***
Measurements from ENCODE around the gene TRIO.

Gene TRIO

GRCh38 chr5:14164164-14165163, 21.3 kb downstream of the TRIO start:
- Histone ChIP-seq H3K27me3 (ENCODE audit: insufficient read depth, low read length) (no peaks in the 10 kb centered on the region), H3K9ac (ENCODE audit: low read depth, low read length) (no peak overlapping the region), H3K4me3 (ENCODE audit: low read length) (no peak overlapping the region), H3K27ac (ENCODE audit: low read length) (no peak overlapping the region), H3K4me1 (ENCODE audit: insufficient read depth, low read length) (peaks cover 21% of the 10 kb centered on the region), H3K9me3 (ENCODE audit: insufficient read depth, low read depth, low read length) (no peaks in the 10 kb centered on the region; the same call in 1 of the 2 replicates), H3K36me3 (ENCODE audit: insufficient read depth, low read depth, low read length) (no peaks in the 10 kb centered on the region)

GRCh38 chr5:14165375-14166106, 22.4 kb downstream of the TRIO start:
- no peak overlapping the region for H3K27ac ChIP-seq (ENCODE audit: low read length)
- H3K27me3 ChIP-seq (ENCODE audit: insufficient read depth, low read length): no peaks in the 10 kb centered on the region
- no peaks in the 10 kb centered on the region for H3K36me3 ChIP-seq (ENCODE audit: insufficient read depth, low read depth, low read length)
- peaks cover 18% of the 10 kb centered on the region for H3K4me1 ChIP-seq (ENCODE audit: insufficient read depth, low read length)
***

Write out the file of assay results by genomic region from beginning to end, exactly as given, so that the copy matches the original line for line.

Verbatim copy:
Measurements from ENCODE around the gene TRIO.

Gene TRIO

GRCh38 chr5:14164164-14165163, 21.3 kb downstream of the TRIO start:
- Histone ChIP-seq H3K27me3 (ENCODE audit: insufficient read depth, low read length) (no peaks in the 10 kb centered on the region), H3K9ac (ENCODE audit: low read depth, low read length) (no peak overlapping the region), H3K4me3 (ENCODE audit: low read length) (no peak overlapping the region), H3K27ac (ENCODE audit: low read length) (no peak overlapping the region), H3K4me1 (ENCODE audit: insufficient read depth, low read length) (peaks cover 21% of the 10 kb centered on the region), H3K9me3 (ENCODE audit: insufficient read depth, low read depth, low read length) (no peaks in the 10 kb centered on the region; the same call in 1 of the 2 replicates), H3K36me3 (ENCODE audit: insufficient read depth, low read depth, low read length) (no peaks in the 10 kb centered on the region)

GRCh38 chr5:14165375-14166106, 22.4 kb downstream of the TRIO start:
- no peak overlapping the region for H3K27ac ChIP-seq (ENCODE audit: low read length)
- H3K27me3 ChIP-seq (ENCODE audit: insufficient read depth, low read length): no peaks in the 10 kb centered on the region
- no peaks in the 10 kb centered on the region for H3K36me3 ChIP-seq (ENCODE audit: insufficient read depth, low read depth, low read length)
- peaks cover 18% of the 10 kb centered on the region for H3K4me1 ChIP-seq (ENCODE audit: insufficient read depth, low read length)